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Loosening of credit card rules opens door for instant issuance of Visa & MasterCards on campus

Issuing combined student IDs and bank cards on campus reduces the time it takes to get these multifunction cards into students’ hands, and it enables them to begin using the card the moment they exit the campus card office. But if that card was a branded Visa or MasterCard product, this hasn’t been possible for most issuers.

Visa and MasterCard rules made it all but impossible to issue branded products from a campus card office or bank branch. The rules were put in place to curb fraud and counterfeiting and they did so by requiring that cards be produced only in secure, approved facilities. A campus ID could be a Visa or MasterCard product, but it would have to be produced offsite at a secure printing facility.

This presented a major challenge to campuses. The student ID card is needed immediately for dining, access, library and privilege control – so it was not practical to tell a student that they would receive their card by mail in the coming weeks.

Adding to the challenge, the rules also required that the cards be embossed. Embossing of the numbers and name are a legacy requirement from the days of the manual “zip zap” machines used by merchants prior to electronic point of sale devices. Even after the new POS devices became mainstream, some small merchants continued to use the manual technology and others relied on the embossed characters when the POS was down. Though the technology to create embossed cards is available in desktop machines, it is not a common item in campus card offices.

So, most campuses opted to instantly issue a non-branded product that works as a debit card but in the more limited ATM networks or with merchants specifically signed by the bank partner.

Such was the tale of instant issuance. But as Bob Dylan says: the times, they are a-changin.’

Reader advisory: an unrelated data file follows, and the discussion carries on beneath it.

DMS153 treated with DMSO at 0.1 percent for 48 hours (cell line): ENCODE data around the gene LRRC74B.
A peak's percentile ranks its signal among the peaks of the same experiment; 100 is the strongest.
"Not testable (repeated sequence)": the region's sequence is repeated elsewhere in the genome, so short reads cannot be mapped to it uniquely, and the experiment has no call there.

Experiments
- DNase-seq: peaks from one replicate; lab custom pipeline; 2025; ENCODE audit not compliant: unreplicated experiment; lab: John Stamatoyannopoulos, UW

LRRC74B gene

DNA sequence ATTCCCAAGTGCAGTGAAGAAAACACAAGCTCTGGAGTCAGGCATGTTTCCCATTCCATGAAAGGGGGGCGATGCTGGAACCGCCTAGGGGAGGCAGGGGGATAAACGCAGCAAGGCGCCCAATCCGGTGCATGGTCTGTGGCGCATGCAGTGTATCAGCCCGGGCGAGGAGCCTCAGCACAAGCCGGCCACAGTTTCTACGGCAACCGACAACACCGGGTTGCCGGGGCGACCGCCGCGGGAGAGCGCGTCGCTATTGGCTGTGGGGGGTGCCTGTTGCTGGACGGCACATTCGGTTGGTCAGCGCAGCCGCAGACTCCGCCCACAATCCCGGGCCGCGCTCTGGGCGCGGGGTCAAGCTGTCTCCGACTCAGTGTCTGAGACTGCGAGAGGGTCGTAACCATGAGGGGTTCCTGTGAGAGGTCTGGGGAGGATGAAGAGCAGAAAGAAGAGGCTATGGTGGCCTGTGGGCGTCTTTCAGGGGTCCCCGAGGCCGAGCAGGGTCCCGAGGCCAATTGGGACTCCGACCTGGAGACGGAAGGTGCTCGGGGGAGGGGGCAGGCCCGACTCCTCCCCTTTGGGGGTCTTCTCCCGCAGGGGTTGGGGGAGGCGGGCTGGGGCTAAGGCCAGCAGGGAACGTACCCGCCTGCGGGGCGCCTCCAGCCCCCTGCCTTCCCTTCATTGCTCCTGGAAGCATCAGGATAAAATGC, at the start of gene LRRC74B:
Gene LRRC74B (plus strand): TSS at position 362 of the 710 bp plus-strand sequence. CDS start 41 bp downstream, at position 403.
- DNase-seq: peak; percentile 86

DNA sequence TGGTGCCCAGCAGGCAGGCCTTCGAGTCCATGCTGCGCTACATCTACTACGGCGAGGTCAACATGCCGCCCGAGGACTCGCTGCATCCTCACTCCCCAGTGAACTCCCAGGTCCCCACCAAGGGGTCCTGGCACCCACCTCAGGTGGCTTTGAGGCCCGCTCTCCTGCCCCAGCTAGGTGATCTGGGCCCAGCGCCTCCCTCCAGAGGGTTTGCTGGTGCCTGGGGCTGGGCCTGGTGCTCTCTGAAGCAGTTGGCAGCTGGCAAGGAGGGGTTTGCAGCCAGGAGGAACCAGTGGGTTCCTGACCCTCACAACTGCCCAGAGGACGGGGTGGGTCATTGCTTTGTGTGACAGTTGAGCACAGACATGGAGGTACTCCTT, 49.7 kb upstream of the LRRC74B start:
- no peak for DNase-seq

MasterCard and Visa have loosened some of these rules and opened up the ability to produce cards onsite. The rules outlining secure facilities have become less stringent, making it possible for cards to be issued at bank branches and other locations that have reasonable security and good inventory controls. The associations are also considering doing away with the embossing requirement.

So how would instant issuance work in a campus card environment? In most cases, the campus’ bank partner would receive a supply of blank card stock with the Visa or MasterCard brand already imprinted. These cards would then be run through the card printer in the bank branch on campus.

Printer manufacturers rise to the occasion

Seeking to support this emerging opportunity for instant issuance, HID-owned Fargo Electronics developed a new card printer geared primarily for the banking, credit union and retail industries. But it’s a printer that can just as easily be installed in a university campus card center, says Steve Blake, HID Global’s director of business development. In one printer, a campus can produce a card that is both the student ID and the Visa or MasterCard branded debit card.

“Many campuses that have bank card relationships offer students a variety of financial services during the registration or orientation process,”he says. “But issuance of a branded debit card is different from issuance of an ID card.”

However, more banks and credit unions are doing instant issuance at their branches, he adds. “Customers can apply for a debit card and get it immediately. What we have is a bank card printer based upon the HDP5000 platform, which utilizes reverse transfer printing to produce a card that has brilliant and true high definition colors, similar to the pre-printing process,” says Blake. Called the Fargo HDPii – for instant issuance – the new printer will eliminate the need to preprint batches of cards since that can all be accomplished onsite.

The printer was launched earlier this year following a large pilot at TD Banknorth. That trial involved “46 of our printers. We’re anticipating roll-outs in the U.S. and then Canada,” says Blake. The printer will produce a flat card as opposed to the traditional embossed debit card with raised letters. “It can be customized at the branch, starting with a blank white card,” he adds.